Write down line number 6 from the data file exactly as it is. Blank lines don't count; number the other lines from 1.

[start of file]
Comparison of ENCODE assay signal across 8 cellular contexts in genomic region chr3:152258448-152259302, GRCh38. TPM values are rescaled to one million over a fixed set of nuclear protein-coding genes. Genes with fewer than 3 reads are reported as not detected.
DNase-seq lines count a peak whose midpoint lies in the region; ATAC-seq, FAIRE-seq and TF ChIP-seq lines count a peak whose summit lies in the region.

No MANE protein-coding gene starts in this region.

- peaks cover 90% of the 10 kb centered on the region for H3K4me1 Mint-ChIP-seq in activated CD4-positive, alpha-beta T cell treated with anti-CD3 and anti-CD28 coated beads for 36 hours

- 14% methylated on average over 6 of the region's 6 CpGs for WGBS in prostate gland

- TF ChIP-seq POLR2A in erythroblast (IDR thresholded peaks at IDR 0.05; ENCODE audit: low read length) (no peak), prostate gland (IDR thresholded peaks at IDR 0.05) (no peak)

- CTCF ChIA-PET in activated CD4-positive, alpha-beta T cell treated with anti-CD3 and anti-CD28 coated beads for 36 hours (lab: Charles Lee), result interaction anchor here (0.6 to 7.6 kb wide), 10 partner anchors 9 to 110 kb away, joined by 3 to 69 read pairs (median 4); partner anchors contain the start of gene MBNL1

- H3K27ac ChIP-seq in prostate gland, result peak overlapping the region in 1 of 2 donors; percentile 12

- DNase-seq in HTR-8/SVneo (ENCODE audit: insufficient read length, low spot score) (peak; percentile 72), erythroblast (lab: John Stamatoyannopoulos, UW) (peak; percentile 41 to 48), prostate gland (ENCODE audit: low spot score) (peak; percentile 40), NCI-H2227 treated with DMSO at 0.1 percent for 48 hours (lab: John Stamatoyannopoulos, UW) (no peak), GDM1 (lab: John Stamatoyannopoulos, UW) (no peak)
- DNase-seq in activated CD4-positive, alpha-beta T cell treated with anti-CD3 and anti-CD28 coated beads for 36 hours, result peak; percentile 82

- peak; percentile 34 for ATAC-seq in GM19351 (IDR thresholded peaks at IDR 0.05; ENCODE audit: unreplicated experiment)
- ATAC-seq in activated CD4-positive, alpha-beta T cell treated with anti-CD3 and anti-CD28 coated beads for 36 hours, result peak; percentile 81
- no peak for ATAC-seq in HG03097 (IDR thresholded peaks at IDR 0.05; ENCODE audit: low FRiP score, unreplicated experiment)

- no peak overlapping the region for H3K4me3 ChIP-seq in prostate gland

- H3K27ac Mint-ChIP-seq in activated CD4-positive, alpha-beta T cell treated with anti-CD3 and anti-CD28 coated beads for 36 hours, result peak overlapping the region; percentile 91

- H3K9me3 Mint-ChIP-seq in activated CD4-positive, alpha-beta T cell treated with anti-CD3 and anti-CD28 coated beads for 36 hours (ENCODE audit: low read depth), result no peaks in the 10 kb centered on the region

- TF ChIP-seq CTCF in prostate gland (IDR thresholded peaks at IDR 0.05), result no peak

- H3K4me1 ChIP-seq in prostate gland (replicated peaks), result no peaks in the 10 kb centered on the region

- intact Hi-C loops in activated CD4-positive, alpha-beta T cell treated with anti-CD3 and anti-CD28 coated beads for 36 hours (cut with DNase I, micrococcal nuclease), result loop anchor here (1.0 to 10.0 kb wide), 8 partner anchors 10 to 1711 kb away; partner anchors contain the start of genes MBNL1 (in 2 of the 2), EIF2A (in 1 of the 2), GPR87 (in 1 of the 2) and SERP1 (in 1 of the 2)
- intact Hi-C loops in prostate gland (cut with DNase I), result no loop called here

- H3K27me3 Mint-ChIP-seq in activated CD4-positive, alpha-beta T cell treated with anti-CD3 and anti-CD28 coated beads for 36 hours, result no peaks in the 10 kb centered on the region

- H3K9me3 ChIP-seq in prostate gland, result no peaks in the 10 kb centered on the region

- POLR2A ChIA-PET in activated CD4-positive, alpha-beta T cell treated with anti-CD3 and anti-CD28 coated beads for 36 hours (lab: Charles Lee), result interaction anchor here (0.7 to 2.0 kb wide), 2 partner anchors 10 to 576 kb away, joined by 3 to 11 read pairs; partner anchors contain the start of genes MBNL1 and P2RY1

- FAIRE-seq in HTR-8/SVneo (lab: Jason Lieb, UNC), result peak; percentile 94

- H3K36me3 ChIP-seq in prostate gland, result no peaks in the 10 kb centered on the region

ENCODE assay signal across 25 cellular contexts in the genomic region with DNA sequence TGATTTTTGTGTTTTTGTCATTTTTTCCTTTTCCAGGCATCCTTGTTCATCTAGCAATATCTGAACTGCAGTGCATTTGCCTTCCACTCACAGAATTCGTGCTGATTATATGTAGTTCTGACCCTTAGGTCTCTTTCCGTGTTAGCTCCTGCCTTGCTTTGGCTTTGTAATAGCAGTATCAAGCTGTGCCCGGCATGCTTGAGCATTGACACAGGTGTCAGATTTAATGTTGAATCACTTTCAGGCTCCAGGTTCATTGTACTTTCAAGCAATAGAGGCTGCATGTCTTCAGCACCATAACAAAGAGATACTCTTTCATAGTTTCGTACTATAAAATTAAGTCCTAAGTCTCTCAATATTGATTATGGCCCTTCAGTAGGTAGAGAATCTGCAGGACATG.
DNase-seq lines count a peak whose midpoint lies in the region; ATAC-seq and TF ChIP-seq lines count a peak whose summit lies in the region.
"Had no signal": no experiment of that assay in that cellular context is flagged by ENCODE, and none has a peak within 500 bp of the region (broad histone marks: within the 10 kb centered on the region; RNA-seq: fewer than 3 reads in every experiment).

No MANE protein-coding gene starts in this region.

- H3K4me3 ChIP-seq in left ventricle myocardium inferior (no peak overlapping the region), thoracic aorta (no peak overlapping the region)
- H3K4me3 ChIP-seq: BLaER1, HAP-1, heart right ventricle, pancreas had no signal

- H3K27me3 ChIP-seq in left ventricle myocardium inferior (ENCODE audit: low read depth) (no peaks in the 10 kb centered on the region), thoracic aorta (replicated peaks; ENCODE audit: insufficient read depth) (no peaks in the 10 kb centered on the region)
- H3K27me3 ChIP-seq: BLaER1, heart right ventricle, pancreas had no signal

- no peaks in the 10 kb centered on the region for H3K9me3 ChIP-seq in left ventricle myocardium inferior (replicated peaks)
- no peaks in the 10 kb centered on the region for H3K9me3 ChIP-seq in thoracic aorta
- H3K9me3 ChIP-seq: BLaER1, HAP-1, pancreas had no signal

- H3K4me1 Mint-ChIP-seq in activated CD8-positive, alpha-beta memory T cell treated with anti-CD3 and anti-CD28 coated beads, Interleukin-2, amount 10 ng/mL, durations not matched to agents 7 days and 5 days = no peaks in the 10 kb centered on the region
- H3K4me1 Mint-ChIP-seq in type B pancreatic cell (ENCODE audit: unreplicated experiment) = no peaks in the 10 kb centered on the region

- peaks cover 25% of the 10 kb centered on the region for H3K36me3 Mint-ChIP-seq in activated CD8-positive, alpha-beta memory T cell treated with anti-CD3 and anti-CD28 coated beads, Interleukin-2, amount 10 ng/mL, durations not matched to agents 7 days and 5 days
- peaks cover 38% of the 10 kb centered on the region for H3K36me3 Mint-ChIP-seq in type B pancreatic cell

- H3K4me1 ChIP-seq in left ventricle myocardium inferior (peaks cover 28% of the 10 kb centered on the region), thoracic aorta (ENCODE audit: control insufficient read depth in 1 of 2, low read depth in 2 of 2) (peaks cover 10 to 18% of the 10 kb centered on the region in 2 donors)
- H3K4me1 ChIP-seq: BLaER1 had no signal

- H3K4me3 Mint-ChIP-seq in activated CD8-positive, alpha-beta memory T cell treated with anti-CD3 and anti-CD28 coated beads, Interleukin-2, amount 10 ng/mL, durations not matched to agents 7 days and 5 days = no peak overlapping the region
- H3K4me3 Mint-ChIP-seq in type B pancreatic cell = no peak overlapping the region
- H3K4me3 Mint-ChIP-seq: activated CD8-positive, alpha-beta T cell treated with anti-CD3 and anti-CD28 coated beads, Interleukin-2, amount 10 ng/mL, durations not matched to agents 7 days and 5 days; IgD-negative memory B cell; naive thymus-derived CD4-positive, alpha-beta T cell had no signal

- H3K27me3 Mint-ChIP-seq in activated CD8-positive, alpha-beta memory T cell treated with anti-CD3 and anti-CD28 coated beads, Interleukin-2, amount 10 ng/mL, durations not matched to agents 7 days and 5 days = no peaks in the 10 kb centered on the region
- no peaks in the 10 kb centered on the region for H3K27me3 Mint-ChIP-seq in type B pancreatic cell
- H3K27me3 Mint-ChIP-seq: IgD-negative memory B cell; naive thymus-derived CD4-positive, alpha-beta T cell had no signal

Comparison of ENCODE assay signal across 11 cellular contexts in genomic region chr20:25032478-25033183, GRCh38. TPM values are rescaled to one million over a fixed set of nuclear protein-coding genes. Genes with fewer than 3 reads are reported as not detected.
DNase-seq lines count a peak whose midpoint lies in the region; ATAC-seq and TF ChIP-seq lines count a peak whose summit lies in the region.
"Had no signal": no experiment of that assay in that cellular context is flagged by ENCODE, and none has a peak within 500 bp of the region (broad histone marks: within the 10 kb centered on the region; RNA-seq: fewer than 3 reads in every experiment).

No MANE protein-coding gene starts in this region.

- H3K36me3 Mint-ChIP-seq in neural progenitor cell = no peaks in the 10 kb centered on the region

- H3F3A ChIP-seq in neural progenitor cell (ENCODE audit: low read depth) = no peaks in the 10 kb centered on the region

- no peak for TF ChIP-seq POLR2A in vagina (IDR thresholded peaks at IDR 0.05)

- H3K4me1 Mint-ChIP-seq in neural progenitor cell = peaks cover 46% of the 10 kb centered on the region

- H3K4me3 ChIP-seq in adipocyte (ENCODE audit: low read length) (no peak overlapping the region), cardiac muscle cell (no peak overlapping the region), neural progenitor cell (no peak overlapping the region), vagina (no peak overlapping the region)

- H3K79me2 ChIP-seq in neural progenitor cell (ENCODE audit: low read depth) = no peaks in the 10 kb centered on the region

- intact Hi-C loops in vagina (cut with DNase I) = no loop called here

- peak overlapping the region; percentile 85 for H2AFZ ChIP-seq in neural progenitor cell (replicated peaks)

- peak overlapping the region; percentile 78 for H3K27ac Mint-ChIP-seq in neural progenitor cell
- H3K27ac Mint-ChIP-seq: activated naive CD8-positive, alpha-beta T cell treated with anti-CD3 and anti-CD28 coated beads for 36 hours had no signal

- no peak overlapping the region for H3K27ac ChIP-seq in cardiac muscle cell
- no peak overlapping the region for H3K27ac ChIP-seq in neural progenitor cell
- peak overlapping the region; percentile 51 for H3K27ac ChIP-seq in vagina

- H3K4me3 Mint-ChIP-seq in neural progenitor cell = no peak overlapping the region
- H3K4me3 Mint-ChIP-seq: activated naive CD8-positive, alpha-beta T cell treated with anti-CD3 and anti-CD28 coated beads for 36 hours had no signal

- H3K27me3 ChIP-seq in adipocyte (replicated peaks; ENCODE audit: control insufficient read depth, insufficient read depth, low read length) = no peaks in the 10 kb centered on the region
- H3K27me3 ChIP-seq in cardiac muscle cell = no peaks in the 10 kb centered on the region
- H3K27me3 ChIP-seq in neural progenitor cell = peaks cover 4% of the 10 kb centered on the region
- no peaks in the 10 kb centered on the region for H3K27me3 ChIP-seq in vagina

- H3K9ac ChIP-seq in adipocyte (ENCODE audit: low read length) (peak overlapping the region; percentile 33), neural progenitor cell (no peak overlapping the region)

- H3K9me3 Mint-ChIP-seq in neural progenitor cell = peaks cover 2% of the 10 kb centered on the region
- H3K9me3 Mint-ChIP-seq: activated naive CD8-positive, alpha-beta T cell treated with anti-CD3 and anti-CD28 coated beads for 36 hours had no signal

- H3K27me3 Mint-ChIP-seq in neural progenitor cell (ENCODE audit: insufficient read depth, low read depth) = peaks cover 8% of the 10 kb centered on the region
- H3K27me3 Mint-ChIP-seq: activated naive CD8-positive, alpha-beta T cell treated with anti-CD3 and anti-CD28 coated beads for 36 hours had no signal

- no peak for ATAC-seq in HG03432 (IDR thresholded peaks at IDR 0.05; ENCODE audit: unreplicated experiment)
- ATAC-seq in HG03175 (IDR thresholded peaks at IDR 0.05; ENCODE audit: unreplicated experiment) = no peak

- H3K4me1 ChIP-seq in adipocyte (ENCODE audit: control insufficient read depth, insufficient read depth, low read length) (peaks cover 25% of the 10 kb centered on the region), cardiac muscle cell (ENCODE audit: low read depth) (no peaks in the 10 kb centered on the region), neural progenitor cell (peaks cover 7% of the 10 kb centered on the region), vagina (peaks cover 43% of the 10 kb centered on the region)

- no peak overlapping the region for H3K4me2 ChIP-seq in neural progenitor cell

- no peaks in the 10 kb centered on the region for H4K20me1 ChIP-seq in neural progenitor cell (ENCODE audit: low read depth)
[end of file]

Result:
- TF ChIP-seq POLR2A in erythroblast (IDR thresholded peaks at IDR 0.05; ENCODE audit: low read length) (no peak), prostate gland (IDR thresholded peaks at IDR 0.05) (no peak)